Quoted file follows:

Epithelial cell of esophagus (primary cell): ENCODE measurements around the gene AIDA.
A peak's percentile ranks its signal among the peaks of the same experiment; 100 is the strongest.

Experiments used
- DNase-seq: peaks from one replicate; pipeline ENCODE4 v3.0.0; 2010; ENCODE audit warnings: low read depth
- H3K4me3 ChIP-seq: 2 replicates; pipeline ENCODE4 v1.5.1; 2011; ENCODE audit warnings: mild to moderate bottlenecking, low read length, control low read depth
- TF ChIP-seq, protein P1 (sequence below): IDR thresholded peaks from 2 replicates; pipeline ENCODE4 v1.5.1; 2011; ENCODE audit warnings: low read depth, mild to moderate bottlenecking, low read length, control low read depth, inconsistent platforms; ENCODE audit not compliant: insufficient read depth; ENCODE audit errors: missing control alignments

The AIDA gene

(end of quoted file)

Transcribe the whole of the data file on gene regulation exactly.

Epithelial cell of esophagus (primary cell): ENCODE measurements around the gene AIDA.
A peak's percentile ranks its signal among the peaks of the same experiment; 100 is the strongest.

Experiments used
- DNase-seq: peaks from one replicate; pipeline ENCODE4 v3.0.0; 2010; ENCODE audit warnings: low read depth
- H3K4me3 ChIP-seq: 2 replicates; pipeline ENCODE4 v1.5.1; 2011; ENCODE audit warnings: mild to moderate bottlenecking, low read length, control low read depth
- TF ChIP-seq, protein P1 (sequence below): IDR thresholded peaks from 2 replicates; pipeline ENCODE4 v1.5.1; 2011; ENCODE audit warnings: low read depth, mild to moderate bottlenecking, low read length, control low read depth, inconsistent platforms; ENCODE audit not compliant: insufficient read depth; ENCODE audit errors: missing control alignments

The AIDA gene